There are two types of Nike Dunks in this world: Those with performance modifications primed for skateboarding that are released under the Nike SB umbrella, and those that closely mirror the look of the original version of the shoe that debuted in 1985. At a casual glance, both are obviously Dunks, but they are actually more different than you may have realized.
So, what are the key differences between the SB Dunk and “regular” Dunk? Why does one feature “fat” shoelaces and the other a thin tongue? And why would anyone even want to skate in a pair of old basketball shoes anyway? We’ll answer all these questions and more in this comprehensive Nike Dunk Explainer.
How Many Nike Dunks Are There?
Before we get into the crux of this Dunk overview, let’s start by calling out that there are in fact more than two Nike Dunk models. If you want to get super specific, there are five kinds of Dunks: A high and low-top version of both the SB Dunk and “regular” Dunk, and a mid-top version that is exclusive to the Nike SB line. When the original Dunk was released in 1985, it came in high and low options. Which brings us to our next topic of discussion, the origins of the Dunk.
The Nike Dunk was originally released in 1985. While the similar-in-design Air Jordan 1 was making headlines on the feet of star rookie Michael Jordan in 1985, Nike aimed the Dunk at college hoops. Both were a boon to the popularity of not only their intended wearers, but also Nike’s burgeoning basketball program. Like the Jordan 1, there were plenty of colorways of the Dunk to choose from in ‘85. Seven collegiate-inspired Dunk colorways known as the “Be True to Your Shool” pack were created for Nike sponsored schools including Kentucky, Michigan, Syracuse, Iowa, St. John’s, UNLV, and Arizona. Players from these programs rocked the models during some of the biggest games of the mid-80s, putting the original batch of Dunks in the spotlight.
The Dunk’s demise as a performance basketball shoe was as swift as its ascension through college basketball’s ranks. Footwear’s progressive technology rendered the model practically archaic just a couple years after its debut. The Dunk may have been obsolete for basketball, but it was quickly adopted by another collective in the sports world: skateboarders. Why? It’s simple. Skaters never met a shoe with a sticky sole, padded ankle collar, and leather construction that couldn’t be skated within an inch of its life. But the silhouette didn’t evolve into a full-fledged skate shoe until the advent of Nike SB in 2002.
The Birth of Nike SB
In 2002, Nike SB was officially launched as a dedicated skateboarding brand. To promote it as such and make inroads within the skate community, Nike SB recruited underground skate shops like Supreme and several highly regarded pro skaters for their take on the new SB Dunk. From the years 2002 through roughly 2007 or 2008, there wasn’t a hotter shoe on the planet than the SB Dunk. The “regular” non-SB version of the Dunk was still kicking around, largely in Japan as part of the country-exclusive “Concept Japan” series, and usually in low-top form.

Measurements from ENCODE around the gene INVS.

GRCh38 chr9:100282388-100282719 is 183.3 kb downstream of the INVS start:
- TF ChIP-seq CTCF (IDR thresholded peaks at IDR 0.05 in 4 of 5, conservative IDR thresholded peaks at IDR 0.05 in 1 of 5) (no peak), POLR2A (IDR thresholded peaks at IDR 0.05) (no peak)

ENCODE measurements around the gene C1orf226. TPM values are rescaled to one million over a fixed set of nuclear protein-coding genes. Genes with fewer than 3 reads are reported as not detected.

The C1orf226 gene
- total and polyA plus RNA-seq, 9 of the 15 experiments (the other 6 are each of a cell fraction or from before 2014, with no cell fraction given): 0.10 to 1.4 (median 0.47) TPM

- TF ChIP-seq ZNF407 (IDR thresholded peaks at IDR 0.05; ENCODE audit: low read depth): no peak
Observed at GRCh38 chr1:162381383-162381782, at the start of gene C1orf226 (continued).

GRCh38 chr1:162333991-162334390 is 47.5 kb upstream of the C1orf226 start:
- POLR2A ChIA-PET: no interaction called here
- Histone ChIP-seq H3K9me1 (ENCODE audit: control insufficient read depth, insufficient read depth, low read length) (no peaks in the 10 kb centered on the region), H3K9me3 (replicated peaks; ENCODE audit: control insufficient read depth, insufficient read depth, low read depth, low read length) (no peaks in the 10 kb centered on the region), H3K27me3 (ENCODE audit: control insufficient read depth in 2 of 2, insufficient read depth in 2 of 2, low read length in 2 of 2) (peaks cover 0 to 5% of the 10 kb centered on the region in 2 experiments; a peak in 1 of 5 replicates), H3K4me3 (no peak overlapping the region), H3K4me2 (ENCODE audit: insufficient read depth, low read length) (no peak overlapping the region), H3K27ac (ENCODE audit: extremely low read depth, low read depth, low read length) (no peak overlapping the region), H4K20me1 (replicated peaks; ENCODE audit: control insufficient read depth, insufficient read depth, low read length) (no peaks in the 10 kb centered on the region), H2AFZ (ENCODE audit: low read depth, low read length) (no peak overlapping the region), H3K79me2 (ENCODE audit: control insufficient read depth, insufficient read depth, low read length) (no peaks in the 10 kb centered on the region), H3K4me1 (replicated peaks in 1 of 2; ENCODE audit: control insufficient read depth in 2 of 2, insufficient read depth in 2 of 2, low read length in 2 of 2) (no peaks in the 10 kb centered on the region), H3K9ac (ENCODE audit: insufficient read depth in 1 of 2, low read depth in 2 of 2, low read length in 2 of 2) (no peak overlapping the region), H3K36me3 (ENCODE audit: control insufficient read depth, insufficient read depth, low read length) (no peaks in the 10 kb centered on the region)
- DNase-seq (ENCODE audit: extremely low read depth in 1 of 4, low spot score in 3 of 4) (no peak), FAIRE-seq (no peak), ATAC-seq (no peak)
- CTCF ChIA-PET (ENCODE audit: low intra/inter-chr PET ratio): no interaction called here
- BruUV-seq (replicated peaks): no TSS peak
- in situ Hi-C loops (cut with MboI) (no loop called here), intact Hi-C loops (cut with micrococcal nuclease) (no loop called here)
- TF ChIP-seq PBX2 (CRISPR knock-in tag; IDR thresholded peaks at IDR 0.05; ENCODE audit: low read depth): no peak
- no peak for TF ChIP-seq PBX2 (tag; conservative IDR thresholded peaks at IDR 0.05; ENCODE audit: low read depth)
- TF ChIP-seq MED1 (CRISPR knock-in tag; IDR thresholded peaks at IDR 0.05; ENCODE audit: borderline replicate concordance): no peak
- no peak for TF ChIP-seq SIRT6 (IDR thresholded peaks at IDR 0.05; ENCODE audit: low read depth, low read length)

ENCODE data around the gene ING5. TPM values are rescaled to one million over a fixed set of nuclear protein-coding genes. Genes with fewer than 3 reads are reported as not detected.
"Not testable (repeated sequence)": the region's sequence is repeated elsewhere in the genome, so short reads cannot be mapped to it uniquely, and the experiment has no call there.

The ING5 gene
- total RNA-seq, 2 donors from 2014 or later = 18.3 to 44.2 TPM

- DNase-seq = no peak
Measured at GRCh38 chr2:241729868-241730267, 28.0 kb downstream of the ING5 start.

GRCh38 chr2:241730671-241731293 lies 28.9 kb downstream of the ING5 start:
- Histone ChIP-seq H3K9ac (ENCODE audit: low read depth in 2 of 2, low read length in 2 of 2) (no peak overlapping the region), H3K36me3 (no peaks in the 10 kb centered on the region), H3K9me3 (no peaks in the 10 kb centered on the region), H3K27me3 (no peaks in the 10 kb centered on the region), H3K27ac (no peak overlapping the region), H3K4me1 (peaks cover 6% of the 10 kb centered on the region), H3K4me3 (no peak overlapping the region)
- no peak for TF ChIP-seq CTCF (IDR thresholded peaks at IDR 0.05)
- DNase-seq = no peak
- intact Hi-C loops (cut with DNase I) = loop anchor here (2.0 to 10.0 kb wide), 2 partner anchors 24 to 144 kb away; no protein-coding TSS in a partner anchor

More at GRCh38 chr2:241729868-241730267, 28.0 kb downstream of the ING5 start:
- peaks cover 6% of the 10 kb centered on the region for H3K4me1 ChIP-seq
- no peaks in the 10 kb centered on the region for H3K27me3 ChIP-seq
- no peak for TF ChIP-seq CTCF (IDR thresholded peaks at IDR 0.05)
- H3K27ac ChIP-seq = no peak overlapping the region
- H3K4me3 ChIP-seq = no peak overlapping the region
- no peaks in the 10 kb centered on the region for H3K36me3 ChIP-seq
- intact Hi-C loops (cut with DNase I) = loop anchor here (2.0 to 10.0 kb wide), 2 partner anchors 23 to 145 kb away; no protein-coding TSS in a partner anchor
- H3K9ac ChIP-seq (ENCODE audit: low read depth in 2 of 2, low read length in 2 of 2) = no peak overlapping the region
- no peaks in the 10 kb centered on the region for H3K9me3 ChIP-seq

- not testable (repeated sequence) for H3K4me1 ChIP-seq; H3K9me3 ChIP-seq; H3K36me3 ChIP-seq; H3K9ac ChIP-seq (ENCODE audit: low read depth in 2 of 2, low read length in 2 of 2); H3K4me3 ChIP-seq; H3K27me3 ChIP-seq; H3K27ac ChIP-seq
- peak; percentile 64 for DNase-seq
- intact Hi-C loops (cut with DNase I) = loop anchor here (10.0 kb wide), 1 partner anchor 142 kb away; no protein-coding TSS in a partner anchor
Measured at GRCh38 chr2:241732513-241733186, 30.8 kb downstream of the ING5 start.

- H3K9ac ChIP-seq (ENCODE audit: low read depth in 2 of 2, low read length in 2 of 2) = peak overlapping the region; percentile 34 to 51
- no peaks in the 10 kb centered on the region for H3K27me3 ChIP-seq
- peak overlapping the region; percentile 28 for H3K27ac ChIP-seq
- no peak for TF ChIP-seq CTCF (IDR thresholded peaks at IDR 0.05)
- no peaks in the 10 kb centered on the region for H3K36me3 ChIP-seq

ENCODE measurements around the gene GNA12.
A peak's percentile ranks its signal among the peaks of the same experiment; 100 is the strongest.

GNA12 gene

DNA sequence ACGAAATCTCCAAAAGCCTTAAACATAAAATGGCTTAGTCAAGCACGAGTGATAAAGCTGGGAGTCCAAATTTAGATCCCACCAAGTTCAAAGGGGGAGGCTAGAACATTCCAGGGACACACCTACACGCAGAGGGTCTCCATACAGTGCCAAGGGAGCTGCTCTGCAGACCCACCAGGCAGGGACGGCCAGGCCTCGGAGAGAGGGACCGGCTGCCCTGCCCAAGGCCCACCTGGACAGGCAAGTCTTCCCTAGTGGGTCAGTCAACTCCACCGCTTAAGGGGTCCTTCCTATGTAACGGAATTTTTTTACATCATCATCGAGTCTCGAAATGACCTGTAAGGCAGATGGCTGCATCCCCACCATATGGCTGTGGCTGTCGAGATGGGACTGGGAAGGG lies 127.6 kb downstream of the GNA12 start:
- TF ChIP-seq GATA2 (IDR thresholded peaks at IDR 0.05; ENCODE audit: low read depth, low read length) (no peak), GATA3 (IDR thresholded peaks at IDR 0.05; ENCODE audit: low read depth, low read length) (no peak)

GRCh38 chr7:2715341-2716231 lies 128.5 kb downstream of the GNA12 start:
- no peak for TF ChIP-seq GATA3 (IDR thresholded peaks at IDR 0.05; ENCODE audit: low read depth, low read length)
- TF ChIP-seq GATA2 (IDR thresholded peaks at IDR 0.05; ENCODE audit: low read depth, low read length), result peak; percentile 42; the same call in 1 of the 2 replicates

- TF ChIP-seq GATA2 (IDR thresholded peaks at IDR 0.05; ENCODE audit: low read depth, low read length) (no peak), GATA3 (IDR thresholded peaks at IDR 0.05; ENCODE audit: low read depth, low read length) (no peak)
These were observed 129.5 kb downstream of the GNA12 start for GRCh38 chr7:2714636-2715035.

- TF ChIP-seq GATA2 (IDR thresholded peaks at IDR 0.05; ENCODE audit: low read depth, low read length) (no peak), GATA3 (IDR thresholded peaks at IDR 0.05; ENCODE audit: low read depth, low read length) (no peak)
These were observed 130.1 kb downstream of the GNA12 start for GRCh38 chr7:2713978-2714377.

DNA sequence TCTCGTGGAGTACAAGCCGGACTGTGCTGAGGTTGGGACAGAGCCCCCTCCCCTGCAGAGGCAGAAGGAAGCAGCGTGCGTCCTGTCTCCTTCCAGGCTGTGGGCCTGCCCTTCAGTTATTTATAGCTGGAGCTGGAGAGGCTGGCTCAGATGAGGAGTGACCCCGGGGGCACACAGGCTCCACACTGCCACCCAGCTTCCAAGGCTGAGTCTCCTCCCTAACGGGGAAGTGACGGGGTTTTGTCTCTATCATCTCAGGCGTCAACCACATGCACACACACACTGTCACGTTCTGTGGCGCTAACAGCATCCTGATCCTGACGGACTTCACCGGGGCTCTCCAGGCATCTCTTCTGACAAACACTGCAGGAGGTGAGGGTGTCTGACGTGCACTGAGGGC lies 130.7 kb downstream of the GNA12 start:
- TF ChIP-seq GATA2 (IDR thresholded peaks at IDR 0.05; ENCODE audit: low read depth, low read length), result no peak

Let’s recap. You know about the origins of the Dunk; the “Be True to Your School” pack from 1985; and you can know why skateboarding culture quickly adopted the model after it was written off by basketball players. Now let’s break down the design intricacies of both the SB Dunk and “regular” Dunk. We'll be comparing the Nike Dunk Low “Syracuse” with the Nike SB Dunk Low “Chicago.” Comparison shots below will each feature the standard Dunk first, followed by the SB Dunk.
To better protect the feet of skaters, the Nike SB Dunk has more padding throughout the design, most significantly on the tongue and collar.
SB Dunks have, for lack of a better term, “fatter” laces that are designed to be more durable for skateboarding. The thicker, oval-shaped laces last longer than standard laces when battling grip tape abrasion.
Zoom Air Cushioning
Since 2002, SB Dunks have always featured a Zoom Air cushioning unit in the bottom of the insole’s heel for impact absorption while skating. The rest of the insole is also more padded than a standard Dunk’s sockliner.
Most releases of the SB Dunk from 2011 onward have a more detailed tread pattern to better grip the skateboard. The updated outsole design also has a cutout portion in the midfoot with foam in place of the rubber to reduce weight. However, some collaborators with Nike SB opt to use the classic Dunk sole. The Travis Scott x Nike SB Dunk Low is an example of a newer SB Dunk with the original outsole construction.
One smaller detail that you’ll find on Nike SB Dunks is the option to “hide” the bottom two loops of the laces to give skaters more protection against griptape. The SB Dunks have a “flap” at the bottom of the eyestay panel that allows you to loop the laces only through one set of the holes, resulting in the loose panel covering the laces.
And One Last Detail...
There is one more detail that’s different between the two Dunks, and it’s so minute you may have never even noticed it. Standard Dunks have a single line of stitching over the side Swooshes that was removed from the SB Dunk construction. This stitching was removed from the SB Dunk construction at the same time the outsole was updated in 2011.